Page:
Did you know that private education providers are required to publish a Policies and Procedures Disclosure, or PPD? Are you familiar with your provider’s PPD?
NCGS § 93A-34 and Commission Rule 58H .0204 require certified education providers to publish a PPD that includes:
– identifying data and publication date;
– name(s) of education provider(s) and its full-time officials and faculty;
– education provider’s policies and procedures relating to entrance requirements, registration, grades, student progress, attendance, student conduct and refund of tuition and fees;
– detailed schedule of tuition and fees;
– detailed course outline of all courses offered;
– the name and address of the Commission, along with a statement that any complaints concerning the education provider or its instructors should be directed to the Commission;
– a statement that the education provider shall not discriminate in its admissions policy or practice against any person on the basis of age, sex, race, color, national origin, familial status, handicap status, or religion;
– the education provider’s most recent annual License Examination Performance Record and the Annual Summary Report data as published by the Commission;
– the all-inclusive tuition and fees for each particular course;
– a written course cancellation and refund policy;
– a list of all course and reference materials required;
– the course completion requirements pursuant to Rule .0207 of this Section and 21 NCAC 58A .1705; and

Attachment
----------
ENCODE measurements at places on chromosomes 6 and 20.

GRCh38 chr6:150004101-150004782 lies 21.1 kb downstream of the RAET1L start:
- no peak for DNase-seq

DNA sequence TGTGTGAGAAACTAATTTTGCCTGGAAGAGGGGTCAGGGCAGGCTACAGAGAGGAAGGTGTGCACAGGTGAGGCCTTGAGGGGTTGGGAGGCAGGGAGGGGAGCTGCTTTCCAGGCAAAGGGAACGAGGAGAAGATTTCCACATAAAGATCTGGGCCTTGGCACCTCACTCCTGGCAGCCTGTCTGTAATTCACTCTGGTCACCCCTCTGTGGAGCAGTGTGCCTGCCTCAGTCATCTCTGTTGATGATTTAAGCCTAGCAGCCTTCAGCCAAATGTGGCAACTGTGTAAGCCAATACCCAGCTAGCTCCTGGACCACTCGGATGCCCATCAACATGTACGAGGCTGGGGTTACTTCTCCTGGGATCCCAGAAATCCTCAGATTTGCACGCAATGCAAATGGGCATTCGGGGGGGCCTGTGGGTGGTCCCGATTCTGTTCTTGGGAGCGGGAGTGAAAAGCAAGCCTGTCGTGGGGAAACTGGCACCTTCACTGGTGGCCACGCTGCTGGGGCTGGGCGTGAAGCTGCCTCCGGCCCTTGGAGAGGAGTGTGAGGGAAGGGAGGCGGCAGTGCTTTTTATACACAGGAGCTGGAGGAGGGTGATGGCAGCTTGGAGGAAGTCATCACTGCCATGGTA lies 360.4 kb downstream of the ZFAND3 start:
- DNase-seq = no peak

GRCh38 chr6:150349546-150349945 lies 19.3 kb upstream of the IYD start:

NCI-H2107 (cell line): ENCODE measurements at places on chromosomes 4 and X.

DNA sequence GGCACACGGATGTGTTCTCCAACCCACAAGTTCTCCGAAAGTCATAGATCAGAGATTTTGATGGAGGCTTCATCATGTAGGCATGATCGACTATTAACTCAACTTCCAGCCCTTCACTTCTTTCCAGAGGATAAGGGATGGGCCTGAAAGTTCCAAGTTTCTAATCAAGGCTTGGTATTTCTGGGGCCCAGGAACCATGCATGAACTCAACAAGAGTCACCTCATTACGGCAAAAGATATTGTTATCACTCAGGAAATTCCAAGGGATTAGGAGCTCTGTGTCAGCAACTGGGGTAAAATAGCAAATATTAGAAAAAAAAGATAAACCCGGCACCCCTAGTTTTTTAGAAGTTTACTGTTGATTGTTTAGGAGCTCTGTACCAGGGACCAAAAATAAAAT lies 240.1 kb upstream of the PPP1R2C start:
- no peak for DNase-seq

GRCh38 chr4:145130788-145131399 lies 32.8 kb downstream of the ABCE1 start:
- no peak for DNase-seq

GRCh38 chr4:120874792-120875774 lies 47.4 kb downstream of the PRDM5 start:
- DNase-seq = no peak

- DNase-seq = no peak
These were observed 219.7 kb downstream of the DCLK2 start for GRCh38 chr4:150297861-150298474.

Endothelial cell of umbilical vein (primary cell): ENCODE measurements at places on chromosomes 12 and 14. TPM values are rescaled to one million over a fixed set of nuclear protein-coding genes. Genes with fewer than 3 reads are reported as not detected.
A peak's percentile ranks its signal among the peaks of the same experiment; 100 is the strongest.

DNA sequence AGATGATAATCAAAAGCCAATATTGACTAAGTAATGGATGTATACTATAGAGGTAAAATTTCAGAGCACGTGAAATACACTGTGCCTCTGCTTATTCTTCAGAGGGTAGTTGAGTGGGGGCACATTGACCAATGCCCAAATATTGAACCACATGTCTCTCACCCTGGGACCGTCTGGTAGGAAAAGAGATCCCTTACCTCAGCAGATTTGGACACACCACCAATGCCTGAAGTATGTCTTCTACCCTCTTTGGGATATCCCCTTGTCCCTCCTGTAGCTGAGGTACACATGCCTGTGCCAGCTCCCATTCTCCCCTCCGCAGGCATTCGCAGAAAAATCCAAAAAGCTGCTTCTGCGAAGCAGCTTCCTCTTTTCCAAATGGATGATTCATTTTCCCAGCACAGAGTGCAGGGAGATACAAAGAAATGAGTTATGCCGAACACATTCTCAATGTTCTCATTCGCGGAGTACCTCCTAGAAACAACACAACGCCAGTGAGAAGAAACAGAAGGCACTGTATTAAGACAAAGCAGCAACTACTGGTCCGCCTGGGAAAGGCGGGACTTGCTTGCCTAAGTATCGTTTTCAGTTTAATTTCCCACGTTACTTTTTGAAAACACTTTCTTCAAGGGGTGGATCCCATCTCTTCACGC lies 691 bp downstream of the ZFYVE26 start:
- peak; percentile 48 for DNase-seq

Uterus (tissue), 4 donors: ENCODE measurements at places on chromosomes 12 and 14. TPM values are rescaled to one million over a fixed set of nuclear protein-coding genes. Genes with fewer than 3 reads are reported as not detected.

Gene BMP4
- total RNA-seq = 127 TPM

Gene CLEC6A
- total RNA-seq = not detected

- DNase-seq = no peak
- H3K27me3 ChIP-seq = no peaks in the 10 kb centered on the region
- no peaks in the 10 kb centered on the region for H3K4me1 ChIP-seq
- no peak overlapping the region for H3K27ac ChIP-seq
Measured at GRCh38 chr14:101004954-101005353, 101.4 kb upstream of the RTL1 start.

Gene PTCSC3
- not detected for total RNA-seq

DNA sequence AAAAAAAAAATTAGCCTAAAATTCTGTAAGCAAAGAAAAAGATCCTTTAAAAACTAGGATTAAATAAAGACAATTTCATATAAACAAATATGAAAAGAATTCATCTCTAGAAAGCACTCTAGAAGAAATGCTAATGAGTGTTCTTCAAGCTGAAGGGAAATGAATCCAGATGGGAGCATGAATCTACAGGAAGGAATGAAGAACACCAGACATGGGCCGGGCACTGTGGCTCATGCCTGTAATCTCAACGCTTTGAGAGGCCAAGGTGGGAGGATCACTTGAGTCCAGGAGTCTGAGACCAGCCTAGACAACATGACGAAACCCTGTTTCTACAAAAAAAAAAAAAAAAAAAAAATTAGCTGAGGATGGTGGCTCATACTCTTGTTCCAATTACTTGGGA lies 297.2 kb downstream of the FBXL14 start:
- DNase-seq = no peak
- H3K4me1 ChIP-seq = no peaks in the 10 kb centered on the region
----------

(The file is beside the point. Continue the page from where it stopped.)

– a signed certification acknowledging the student’s receipt of the Policies and Procedures Disclosure prior to payment of any portion of tuition or registration fee without the right to a full refund.
So why is it important to review a provider’s PPD before taking a class? To be sure you’re aware of all course policies and requirements.
Education providers must adhere to all Commission rules regarding course administration and delivery, but they are permitted to establish policies that are more restrictive than what the Commission requires. For example, the Commission regularly receives calls from brokers inquiring whether an education provider has the authority to require them to remain on camera while taking a course. The answer is yes. Commission rules dictate that education providers are responsible for verifying and recording student attendance in their courses, but the rules do not dictate the method by which education providers address this requirement. Many providers require students to remain on camera during synchronous distance courses as a means of addressing the requirement.
If you have specific questions about your education provider’s policies, contact your education provider.
For more information regarding the Commission’s education programs or rules, contact the Education & Licensing Division at 919.875.3700 or email@example.com.